It was tough to figure the Die Fleudermaus placeholder. The constant, gratuitous two-footing? The constant running and skipping? Or the incredible weirdness that keeps showing up with Meryl in entrances to rotationals - in the Giselle twizzles and here, in the lead up to the spins.
They have the sloppiest feet - EVER. Whether on an edge (both of them, not just one of them) or not. But both on an edge is the exception.
But it's spring, so hopping it is. Although in Die Fleudermaus, it's all about the two footing. That will be for gifs, with some screen cap illustration.
P.S. - elsewhere, I mentioned that this team only skates in segments. They don't link the segments with skating. It's hopping, squatting and other tricks, but mostly two-footing. So much two footing. Re-watching, what's actually taking place is that they re-set before and after elements.
Always. They can't take the momentum into the next thing - not on edges they can't. They can't even stay connected. It's get away from me, and I need to get off any kind of edge.
The smiling, hopping, waving, looking out to the audience and WTF-ing is meant to disguise that they've in fact, stopped skating and are re-setting.
Before I started this project - which I didn't know was going to become a project when it began - my expectation about Meryl/Charlie is that they were indeed, "good element skaters" (as Scott Moir has said) but their basic skating was nowhere near as refined as Virtue and Moir, nor was their speed, blade run or ice coverage what was claimed.
I didn't realize that they do little real skating of any kind in their programs. They're freaking ice dancers, for God's sake.
I didn't expect to see that the elements weren't anything to write home about, and in fact, pretty basic compared to Virtue and Moir's. Of course they can go after the element with a lot of attack, as one would expect after practicing relative basics for five years. It will be interesting to see if other ice dancers give this a shot. A lot of dancers at the moment are really going for levels. Forget that. Find your comfort zone. And then drill the shit out of it over the summer til you can execute in your comfort zone in your sleep, and condition yourself so you can just blow through them. It doesn't matter HOW you blow through them. Just do it. Your pcs will grow and it's just a lot easier this way, and whatever you're doing will get the levels just because you're the ones doing it. You'll become the rulebook.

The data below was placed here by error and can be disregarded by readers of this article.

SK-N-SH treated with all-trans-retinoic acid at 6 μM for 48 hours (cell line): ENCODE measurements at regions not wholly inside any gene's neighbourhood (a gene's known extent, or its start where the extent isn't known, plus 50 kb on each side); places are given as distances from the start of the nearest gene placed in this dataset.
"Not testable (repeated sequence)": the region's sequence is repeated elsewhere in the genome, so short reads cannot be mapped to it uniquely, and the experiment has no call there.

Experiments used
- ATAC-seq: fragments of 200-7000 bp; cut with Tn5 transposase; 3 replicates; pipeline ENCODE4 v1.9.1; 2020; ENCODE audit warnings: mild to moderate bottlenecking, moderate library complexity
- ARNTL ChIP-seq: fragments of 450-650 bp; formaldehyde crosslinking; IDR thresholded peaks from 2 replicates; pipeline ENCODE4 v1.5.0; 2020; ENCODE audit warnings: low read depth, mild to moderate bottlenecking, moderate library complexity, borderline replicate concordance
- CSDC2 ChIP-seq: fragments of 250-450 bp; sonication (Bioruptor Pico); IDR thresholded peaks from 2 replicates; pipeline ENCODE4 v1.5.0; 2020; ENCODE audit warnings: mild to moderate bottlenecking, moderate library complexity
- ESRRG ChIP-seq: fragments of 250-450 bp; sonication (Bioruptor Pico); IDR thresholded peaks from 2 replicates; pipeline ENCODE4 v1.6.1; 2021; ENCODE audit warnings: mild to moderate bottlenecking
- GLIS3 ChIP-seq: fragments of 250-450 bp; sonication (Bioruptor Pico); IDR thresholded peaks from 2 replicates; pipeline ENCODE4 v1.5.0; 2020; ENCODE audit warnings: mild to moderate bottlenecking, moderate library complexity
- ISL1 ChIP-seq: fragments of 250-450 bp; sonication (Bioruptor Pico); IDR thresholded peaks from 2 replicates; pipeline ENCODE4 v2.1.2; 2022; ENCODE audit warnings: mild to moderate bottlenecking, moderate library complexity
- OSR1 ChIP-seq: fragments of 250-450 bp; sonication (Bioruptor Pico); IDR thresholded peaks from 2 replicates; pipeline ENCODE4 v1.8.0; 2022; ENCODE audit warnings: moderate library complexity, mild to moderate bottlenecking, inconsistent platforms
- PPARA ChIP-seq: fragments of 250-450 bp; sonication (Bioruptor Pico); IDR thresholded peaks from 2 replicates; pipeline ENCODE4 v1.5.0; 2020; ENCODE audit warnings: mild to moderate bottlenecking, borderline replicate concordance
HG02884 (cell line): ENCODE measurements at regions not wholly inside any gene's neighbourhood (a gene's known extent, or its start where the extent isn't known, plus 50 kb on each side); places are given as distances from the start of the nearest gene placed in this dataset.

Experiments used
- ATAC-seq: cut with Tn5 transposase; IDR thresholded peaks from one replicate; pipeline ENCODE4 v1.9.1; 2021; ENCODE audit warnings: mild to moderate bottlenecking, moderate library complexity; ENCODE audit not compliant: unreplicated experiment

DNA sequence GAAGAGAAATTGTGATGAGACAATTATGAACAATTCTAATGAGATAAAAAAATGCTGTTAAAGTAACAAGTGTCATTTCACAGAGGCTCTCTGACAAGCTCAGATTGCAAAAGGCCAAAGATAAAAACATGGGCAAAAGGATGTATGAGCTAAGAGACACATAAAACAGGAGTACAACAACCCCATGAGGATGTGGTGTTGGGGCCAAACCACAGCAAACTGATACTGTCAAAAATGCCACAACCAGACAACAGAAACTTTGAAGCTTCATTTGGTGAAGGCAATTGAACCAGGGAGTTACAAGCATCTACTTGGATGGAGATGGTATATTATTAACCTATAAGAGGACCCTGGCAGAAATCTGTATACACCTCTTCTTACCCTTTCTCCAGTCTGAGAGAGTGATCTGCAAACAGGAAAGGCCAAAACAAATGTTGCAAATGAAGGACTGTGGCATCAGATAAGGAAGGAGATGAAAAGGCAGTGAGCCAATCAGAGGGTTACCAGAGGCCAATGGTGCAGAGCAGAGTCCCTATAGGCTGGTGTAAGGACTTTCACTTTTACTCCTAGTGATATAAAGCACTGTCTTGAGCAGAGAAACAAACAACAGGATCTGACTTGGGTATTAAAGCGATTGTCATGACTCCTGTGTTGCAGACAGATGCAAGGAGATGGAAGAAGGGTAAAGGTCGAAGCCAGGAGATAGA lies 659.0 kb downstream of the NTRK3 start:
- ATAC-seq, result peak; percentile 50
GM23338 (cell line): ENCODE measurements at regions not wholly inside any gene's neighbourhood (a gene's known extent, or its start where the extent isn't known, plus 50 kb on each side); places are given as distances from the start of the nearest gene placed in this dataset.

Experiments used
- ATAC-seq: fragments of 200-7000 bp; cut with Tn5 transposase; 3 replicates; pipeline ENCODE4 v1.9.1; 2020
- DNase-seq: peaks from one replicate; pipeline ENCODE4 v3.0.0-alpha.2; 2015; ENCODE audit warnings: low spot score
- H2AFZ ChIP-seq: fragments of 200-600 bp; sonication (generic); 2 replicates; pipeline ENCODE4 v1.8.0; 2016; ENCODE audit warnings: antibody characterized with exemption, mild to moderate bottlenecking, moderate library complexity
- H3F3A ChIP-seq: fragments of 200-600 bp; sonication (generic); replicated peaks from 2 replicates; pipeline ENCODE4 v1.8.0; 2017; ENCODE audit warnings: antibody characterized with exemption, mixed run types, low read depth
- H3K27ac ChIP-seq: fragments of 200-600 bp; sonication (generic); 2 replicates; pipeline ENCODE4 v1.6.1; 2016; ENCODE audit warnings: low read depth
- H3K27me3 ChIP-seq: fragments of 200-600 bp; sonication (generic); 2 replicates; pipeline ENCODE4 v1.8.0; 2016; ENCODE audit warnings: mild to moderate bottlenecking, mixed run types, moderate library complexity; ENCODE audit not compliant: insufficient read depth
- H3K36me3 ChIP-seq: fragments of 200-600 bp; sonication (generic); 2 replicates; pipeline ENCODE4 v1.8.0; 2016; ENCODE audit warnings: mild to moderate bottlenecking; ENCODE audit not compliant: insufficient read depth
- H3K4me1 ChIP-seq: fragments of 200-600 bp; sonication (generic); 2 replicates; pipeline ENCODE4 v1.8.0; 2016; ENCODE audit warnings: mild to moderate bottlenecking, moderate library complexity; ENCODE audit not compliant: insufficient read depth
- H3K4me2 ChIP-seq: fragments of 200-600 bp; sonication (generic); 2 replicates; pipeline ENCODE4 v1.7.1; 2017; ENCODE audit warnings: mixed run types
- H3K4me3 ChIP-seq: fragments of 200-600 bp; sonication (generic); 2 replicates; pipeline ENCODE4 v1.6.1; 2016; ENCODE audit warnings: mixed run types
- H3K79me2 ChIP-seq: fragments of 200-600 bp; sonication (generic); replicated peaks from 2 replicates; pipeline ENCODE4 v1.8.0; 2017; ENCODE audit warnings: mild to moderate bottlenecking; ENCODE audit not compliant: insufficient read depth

Davis White's elements - not just their skating - their elements are nothing to write home about divorced from the visual trickery in which they're cloaked.
But the thing is - I understand that if you're watching Meryl Charlie you see a lot of what looks like spinning, flying, sailing, dancing - that's how you take it in. All this visual noise is set really well to the music - the music is never subtle, so if Meryl is doing something odd like scrambling her feet before a spin, or Charlie has his feet planted for the umpteenth time - you just don't notice.
But all you have to do is load the program up on some type of editing program and go - okay, I'm going to cut after the first ten seconds. So you've got the first ten seconds of the program and you see how little is really there and what a lot of to do the both of them are making out of presenting this nothing. Then you do the next ten seconds, and it's more visual junkyard stuff. Then the next, and already they've skidded to a re-set on two feet. Basically, deconstructed this way - and it was the case with both Giselle and Die Fleudermaus - you're waiting for the actual program to start - and it doesn't. This IS the skating. It's actually not buried that deeply - this little ten second excerise shows it up right away. Yet the judges are watching this in both the short and long program year after year, at practices and in competition, and haven't noticed it? The pcs have gone up for Meryl and Charlie.